Disaster Preparedness—How prepared is your Condominium or HOA for a hurricane? 

Now that hurricane season is officially underway, it is essential to make sure that your condominium or HOA is prepared.  The Florida “Panhandle” has remained largely untargeted by the most powerful of hurricanes over the past decade.  Given this period of hurricane inactivity in the area, there is an inherent tendency to relax efforts surrounding how to prepare for hurricanes and how to deal with the immediate and long-term impacts of a direct landfall. In this three-part blog series, we will discuss best practices that owners, directors, and property managers should consider in ensuring that your development is ready in the event that hurricane makes landfall in your area.
The damage of a hurricane can level from minor wind damage to complete destruction.  The first step in surviving and recovering from the effects of a hurricane is to create an action plan that can be implemented in the event of a hurricane.  There are many considerations that must be reviewed in creating this action plan. These considerations or concerns can be grouped into three general groupings:  (i) review of existing vendor contracts and insurance policies, (ii) resident accountability and safety, (iii) business and management of facilities and finances, and (iv) post-hurricane damage and repair.

Review of existing vendor contract and insurance policies

A periodic review of all vendor contracts is a recommended best practice. Directors should review the following contracts to ensure disaster preparedness and relief services are provided by each vendor:

  • Fire/water cleanup and restoration contract—vendors often provide contractual relationships that ensure first responders’ status that your condominium or HOA is first in line for cleanup,
  • Property management contracts—it is important to have a full understanding of what services the property will provide by contract and at what cost and services the directors should be ready to perform,
  • Landscaping  contracts—special considerations include what pre-storm preventative services will be performed and what is the guaranteed time frame for clean-up following the hurricane,
  • Security contracts (if any)—this can become important in extended mandatory evacuation periods,
  • Insurance policies—ensure that all premiums are current and review casualty policy limits, deductibles and exclusions in detail.  The Association’s attorney should be consulted if there are any questions regarding coverage details.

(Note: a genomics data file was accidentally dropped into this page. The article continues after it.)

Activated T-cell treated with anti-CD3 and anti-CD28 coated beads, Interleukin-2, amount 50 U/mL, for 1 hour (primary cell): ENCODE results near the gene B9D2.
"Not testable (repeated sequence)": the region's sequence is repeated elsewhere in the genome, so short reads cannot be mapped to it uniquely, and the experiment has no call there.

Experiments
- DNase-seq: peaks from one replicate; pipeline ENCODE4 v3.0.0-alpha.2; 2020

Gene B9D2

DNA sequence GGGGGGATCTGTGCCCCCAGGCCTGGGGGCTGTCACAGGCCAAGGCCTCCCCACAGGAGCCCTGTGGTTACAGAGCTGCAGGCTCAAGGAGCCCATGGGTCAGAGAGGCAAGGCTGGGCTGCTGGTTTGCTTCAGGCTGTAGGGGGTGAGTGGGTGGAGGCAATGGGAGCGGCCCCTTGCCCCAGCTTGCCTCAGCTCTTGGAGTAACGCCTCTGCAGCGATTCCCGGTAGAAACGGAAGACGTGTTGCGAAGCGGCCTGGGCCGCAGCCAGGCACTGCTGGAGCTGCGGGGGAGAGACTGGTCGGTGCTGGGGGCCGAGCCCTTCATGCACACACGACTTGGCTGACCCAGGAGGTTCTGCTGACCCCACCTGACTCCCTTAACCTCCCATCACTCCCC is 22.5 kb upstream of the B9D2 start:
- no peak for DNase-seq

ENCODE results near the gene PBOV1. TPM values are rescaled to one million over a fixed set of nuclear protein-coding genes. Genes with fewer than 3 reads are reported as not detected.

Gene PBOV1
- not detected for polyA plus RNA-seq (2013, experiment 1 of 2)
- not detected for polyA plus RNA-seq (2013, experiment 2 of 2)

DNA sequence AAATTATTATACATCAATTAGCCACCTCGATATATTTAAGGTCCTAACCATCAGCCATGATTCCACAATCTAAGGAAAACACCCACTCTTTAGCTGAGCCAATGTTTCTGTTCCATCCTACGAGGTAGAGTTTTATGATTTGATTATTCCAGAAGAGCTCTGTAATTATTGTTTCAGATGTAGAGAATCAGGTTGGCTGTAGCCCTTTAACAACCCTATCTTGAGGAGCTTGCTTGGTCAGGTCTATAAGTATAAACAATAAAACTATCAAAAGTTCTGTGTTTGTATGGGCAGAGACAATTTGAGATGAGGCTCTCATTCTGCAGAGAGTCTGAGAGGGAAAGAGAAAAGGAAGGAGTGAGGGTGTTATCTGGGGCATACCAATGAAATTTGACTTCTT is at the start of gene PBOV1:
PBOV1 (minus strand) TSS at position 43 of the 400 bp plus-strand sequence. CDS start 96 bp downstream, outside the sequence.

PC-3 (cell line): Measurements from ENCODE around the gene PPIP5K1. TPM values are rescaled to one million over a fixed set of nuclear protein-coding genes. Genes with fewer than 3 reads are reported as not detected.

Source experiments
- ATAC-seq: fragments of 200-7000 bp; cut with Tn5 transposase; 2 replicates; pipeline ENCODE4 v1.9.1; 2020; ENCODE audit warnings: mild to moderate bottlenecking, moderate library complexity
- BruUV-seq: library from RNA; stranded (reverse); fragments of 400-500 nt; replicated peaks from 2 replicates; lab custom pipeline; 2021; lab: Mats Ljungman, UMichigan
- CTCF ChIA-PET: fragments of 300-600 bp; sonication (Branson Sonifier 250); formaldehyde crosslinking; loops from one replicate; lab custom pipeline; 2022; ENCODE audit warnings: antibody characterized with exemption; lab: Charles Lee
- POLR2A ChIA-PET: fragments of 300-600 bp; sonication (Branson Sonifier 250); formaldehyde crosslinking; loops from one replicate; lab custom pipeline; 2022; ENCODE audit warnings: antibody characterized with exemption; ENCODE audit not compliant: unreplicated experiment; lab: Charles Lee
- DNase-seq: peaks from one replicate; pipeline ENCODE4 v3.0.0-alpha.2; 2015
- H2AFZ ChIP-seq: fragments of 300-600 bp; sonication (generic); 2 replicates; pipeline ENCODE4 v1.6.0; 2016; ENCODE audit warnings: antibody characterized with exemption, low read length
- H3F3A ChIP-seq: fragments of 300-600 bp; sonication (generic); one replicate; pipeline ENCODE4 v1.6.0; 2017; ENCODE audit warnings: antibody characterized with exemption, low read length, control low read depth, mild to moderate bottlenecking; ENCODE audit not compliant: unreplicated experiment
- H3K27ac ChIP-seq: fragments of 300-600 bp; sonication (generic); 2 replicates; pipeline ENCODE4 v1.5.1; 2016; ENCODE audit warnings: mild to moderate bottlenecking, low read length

Resident accountability and safety

Resident safety is an ultimate concern when facing a potential hurricane landing.  The best way to ensure the safety of the residents is to have a means of sharing the following information in the lead-up to a hurricane event: evacuation details, recommended procedures for securing private property including rules regarding hurricane shutters, emergency response information, hospital and emergency care contact information, contact information for the Municipal Vulnerable Persons Registry for those residents in need, and shelter location and hours. While it seems obvious, directors and property managers will need the email addresses and cell phone numbers (and emergency contact numbers if available) for each resident.  This contact information should be used to communicate with residents to ensure safety initially and then to communicate the next actions following the hurricane event.  Maintaining the resident contact list is a critical task and should not be taken lightly.

Business and management of facilities and finances

Associations, like every corporation, depend on physical and electronic documents in order to operate.  Protecting and securing those documents is a critical consideration.  The following documents should be stored in a water-tight and fire secure location (i.e. “zip-lock” bags and a fireproof safe):

  • Insurance policies
  • Financial records
  • Resident contact lists
  • Employee records
  • Contract originals
  • Association governing documents.

It is a recommended best practice that all of the documents referenced above be scanned and electronically backed-up to ensure continuity of business operations following the hurricane event.

Post hurricane damage and repair

After the hurricane makes landfall and the post-disaster period begins, it is critical that a plan be in place so that your Association stands ready to respond efficiently and immediately.  Primary considerations in developing your Association’s post-disaster are:

  • Confirming the safety of each resident,
  • Securing the property to prevent unwanted intrusion from outsiders,
  • Contacting restoration vendors in order to begin the clean-up process,
  • Documenting all visible damage by photographic and video recordings,
  • Contact insurance agent to begin claims process,
  • Develop standards and practices in preparation for the repair and reconstruction period.

Being prepared for the eventuality of a hurricane will ensure that your Association is ready to withstand many of the harmful impacts of a hurricane and repair and rebuild in the most efficient and cost-effective manner.  Stay tuned for a more in-depth conversation regarding the concerns related to the immediate impact of a hurricane landfall.

To speak with an experienced Pensacola real estate lawyer at Moorhead Real Estate Law Group, please call our downtown Pensacola office at (850) 202-8522 or tell us about your needs online.

This is not intended to be legal advice for any specific situation and the reader should consult their attorney regarding their situation.